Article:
On the sedimentary rocks of early Mars

The term "early Mars" refers to the first 600 to 1000 million years after the planet first formed, and corresponds to the time of intense impact cratering in the Solar System and the emergence of life on Earth. Martian geochronology is divided into 3 periods: the Noachian period, the earliest, is defined as the period dominated by heavy impact cratering and widespread degradation of the cratered terrains; the Hesperian period, generally thought to be a short transitional time as the impact rate and other geomorphic processes tapered off and major ridged plains formed to cover considerable tracts of cratered terrain; and the Amazonian period, the recent period that includes Mars as it is seen today. The absolute ages of these periods are not known, but attempts have been made to estimate the ages by assuming that the Martian cratering rate is some function of the lunar cratering rate. In the present context, the Noachian period is taken as the period prior to 3.5 billion years ago, and the Amazonian period is taken to be the period up to the present from the time-frame of approximately 3.5 to 1.8 billion years ago. The Mars Global Surveyor spacecraft was launched in November 1996 and achieved orbit about Mars in September 1997. The spacecraft carries the Mars Orbiter Camera, which consists of three cameras: a narrow-angle system that obtains high spatial resolution images (1.5 to 12 meters per pixel), and red and blue wide-angle cameras to acquire regional and global views (0.24 to 7.5 kilometers per pixel).
The term "subaerial processes" refers to processes "under the atmosphere"; the term "eolian (aeolian) processes" refers to processes involving wind; the term "lacustrine" refers to lakes. ... ... M.C. Malin and K.S. Edgett (Malin Space Science Systems, US) present an analysis of apparent sedimentary rocks of early Mars, the analysis based on photographs obtained by the Mars Orbiter Camera. The authors make the following points:

  1. The authors point out that one of the primary questions concerning the Noachian period is whether it was warmer and wetter than the cold and arid Mars we see today, such that liquid water could persist on the surface of Mars for thousands to millions of years. Similarly, a key question regarding the Amazonian period is whether there were climate excursions after the present cold and dry conditions were established, climate excursions that again allowed liquid water to persist on the surface long enough for lakes or seas to have occupied certain geological chasms and many impact craters around the surface of the planet. Speculative affirmative answers to both of these questions are widely cited to support the idea that Mars may have had conditions favorable to the development and persistence of life.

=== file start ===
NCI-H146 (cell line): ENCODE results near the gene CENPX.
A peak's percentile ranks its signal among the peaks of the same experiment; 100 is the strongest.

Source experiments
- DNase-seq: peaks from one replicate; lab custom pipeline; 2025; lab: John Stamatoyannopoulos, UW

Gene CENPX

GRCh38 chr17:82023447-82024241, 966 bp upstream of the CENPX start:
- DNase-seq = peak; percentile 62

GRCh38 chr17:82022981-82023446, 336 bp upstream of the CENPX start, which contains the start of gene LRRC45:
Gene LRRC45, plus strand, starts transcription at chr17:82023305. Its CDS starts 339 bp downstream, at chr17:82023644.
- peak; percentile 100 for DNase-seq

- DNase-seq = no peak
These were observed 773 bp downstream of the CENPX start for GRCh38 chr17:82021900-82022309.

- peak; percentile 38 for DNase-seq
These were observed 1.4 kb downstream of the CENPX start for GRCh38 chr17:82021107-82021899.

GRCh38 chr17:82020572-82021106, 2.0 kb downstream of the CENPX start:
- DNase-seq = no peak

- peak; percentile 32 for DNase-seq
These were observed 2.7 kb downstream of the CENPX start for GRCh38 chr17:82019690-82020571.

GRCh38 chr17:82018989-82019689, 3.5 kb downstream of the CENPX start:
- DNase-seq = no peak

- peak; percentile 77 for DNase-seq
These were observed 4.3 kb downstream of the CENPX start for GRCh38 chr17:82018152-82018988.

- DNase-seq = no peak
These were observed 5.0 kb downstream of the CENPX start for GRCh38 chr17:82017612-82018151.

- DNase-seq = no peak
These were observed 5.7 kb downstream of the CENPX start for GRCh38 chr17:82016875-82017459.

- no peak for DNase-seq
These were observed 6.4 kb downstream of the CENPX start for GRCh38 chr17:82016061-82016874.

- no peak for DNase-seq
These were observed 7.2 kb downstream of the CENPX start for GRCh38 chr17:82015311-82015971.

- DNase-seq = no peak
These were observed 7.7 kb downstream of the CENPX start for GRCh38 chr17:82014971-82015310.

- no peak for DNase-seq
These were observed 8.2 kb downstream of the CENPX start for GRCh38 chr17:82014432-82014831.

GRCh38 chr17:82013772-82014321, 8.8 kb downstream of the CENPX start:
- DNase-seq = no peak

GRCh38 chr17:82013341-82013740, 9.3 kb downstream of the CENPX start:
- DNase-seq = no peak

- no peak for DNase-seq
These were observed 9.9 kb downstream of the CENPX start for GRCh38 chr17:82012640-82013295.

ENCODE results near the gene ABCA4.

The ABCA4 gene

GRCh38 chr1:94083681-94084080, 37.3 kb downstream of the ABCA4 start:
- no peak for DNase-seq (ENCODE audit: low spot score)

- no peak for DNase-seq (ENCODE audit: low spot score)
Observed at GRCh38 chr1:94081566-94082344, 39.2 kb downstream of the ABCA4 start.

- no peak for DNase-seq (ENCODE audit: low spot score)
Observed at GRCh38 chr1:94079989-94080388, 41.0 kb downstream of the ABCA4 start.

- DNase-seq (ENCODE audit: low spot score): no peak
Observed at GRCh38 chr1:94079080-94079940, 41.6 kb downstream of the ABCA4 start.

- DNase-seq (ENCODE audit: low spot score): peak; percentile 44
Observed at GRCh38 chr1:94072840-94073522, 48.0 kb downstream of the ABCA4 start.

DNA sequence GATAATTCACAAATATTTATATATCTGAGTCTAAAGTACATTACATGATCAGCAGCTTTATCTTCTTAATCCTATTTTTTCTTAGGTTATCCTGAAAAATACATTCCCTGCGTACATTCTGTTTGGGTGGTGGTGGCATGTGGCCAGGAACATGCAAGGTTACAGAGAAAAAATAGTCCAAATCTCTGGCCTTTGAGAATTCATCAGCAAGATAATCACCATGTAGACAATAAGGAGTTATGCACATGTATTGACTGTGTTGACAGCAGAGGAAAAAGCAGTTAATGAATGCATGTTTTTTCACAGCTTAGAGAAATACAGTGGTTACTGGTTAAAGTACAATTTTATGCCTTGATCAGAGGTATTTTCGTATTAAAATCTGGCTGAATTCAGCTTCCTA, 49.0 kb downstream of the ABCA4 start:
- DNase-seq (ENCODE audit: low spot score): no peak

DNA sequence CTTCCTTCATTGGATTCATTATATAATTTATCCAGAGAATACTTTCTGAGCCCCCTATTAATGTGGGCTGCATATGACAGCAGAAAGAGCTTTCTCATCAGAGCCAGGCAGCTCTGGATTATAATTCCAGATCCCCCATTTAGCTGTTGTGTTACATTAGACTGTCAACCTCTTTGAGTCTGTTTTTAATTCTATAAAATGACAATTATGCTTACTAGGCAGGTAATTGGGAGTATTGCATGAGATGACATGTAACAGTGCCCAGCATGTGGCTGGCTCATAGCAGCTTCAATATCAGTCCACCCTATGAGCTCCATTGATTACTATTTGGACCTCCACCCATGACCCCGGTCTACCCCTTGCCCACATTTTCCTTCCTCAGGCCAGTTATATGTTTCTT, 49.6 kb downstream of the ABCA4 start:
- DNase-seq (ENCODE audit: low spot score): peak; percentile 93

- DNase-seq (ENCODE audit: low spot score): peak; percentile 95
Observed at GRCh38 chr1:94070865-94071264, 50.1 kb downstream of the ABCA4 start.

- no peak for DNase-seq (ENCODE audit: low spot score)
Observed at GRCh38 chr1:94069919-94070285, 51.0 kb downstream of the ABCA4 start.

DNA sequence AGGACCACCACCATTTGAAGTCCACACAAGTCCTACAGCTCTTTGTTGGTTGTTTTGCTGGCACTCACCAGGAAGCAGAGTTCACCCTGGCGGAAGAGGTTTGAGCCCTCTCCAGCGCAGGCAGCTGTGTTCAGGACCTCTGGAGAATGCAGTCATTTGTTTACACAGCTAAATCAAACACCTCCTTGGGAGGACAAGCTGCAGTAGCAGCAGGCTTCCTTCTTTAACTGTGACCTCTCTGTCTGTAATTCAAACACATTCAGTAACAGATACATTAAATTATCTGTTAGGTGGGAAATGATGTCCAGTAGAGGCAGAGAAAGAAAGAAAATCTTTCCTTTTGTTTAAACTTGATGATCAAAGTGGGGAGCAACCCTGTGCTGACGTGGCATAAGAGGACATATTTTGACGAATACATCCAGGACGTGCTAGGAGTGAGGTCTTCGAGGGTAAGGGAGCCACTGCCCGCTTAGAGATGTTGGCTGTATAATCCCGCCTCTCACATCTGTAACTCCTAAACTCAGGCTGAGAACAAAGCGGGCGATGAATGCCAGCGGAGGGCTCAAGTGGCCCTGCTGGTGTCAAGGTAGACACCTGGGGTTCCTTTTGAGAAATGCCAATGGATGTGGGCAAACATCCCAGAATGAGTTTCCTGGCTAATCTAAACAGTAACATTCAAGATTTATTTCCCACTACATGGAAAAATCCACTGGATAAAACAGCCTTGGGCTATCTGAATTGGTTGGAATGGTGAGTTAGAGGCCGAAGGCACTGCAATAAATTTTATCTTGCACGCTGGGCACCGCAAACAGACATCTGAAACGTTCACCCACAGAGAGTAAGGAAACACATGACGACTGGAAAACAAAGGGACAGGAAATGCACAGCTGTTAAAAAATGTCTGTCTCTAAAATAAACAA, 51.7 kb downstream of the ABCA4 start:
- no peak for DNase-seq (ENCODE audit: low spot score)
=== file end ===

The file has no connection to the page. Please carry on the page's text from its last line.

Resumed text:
2. The authors present geologic evidence that the above two hypotheses are linked, that the materials in craters in chasms considered for 20 years to be Amazonian in age were instead formed in the Noachian period, that there are many more outcrops of these materials than previously known, that they could indeed represent sediment deposited in lakes, and that they are a small part of a substantially more complex and previously unanticipated Martian history.
  3. Specifically, the authors present evidence that layered and massive outcrops on Mars, some as thick as 4 kilometers, display the geomorphic attibutes and stratigraphic relations of sedimentary rock. Repeated beds in some locations imply a dynamic depositional environment during early Martian history. Subaerial (e.g., eolian, impact, and volcaniclastic) and subaqueous processes may have contributed to the formation of the layers. The apparent affinity of these layers for impact craters suggests dominance of lacustrine deposition; alternatively, the materials may have been deposited in a dry subaerial setting in which atmospheric density and variations of atmospheric density mimicked a subaqueous depositional environment. The source regions and transport paths for the material have apparently not been preserved.
  4. The authors conclude: "When applied to the two questions posed at the outset of this research article, our results show no evidence for climate excursions in the Amazonian but do provide evidence that can be used to support the contention that Mars in the Noachian was warm enough to be wet enough to sustain bodies of liquid water on its surface. But [our results] can also be used to argue that Mars was very different from any of our
    previous views."

M.C. Malin and K.S. Edgett: Sedimentary rocks of early Mars. (Science 8 Dec 00 290:1927)
QY: Michael C. Malin: Malin Space Science Systems, PO Box 910148, San Diego, CA 92191-0148 US.
Summary by SCIENCE-WEEK 22Dec00
For more information: http://scienceweek.com/swfr.htm
Related Background: